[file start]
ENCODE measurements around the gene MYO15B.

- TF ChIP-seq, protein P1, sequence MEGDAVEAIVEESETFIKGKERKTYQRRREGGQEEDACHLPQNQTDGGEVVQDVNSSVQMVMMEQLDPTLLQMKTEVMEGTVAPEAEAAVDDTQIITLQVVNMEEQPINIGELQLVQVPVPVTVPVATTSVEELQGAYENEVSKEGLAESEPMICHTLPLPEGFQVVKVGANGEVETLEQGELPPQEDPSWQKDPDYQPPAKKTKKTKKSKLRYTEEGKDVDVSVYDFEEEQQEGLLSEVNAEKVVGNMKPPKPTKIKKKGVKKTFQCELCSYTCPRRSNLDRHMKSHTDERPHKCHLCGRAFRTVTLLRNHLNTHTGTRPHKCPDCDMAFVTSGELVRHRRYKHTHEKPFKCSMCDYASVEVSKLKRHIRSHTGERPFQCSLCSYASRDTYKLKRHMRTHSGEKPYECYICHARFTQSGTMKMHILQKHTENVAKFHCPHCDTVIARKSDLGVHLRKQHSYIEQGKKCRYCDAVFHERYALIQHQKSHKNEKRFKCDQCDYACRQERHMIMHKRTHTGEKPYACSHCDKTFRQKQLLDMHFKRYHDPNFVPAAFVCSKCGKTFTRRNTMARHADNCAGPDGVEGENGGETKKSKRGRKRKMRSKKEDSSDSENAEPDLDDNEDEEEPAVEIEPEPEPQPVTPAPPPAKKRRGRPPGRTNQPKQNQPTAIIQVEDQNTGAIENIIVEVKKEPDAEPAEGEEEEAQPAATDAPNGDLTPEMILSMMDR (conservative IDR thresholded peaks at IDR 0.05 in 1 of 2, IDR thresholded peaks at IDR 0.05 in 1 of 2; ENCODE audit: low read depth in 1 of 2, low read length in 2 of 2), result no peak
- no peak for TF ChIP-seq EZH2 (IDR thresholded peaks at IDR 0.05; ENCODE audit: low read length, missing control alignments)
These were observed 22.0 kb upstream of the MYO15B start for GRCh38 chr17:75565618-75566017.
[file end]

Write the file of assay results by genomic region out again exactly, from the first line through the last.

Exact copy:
ENCODE measurements around the gene MYO15B.

- TF ChIP-seq, protein P1, sequence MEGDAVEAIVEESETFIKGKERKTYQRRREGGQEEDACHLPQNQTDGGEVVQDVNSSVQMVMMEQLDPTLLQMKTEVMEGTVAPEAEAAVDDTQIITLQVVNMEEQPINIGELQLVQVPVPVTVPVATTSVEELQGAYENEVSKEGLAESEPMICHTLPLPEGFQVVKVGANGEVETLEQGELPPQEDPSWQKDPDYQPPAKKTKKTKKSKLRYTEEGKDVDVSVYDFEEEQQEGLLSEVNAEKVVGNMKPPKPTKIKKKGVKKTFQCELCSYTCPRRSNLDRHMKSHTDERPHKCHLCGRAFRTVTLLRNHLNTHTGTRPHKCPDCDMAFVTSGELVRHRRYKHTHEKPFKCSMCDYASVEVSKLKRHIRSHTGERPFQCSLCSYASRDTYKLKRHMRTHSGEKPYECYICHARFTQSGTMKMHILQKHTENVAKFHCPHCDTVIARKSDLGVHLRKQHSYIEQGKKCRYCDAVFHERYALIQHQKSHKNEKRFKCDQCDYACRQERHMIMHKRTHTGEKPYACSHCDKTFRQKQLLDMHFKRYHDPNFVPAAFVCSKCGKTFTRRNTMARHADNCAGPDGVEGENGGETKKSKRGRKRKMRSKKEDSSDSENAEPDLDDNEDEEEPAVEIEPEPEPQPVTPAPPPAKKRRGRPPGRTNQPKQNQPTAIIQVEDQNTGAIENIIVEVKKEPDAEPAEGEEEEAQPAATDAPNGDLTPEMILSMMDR (conservative IDR thresholded peaks at IDR 0.05 in 1 of 2, IDR thresholded peaks at IDR 0.05 in 1 of 2; ENCODE audit: low read depth in 1 of 2, low read length in 2 of 2), result no peak
- no peak for TF ChIP-seq EZH2 (IDR thresholded peaks at IDR 0.05; ENCODE audit: low read length, missing control alignments)
These were observed 22.0 kb upstream of the MYO15B start for GRCh38 chr17:75565618-75566017.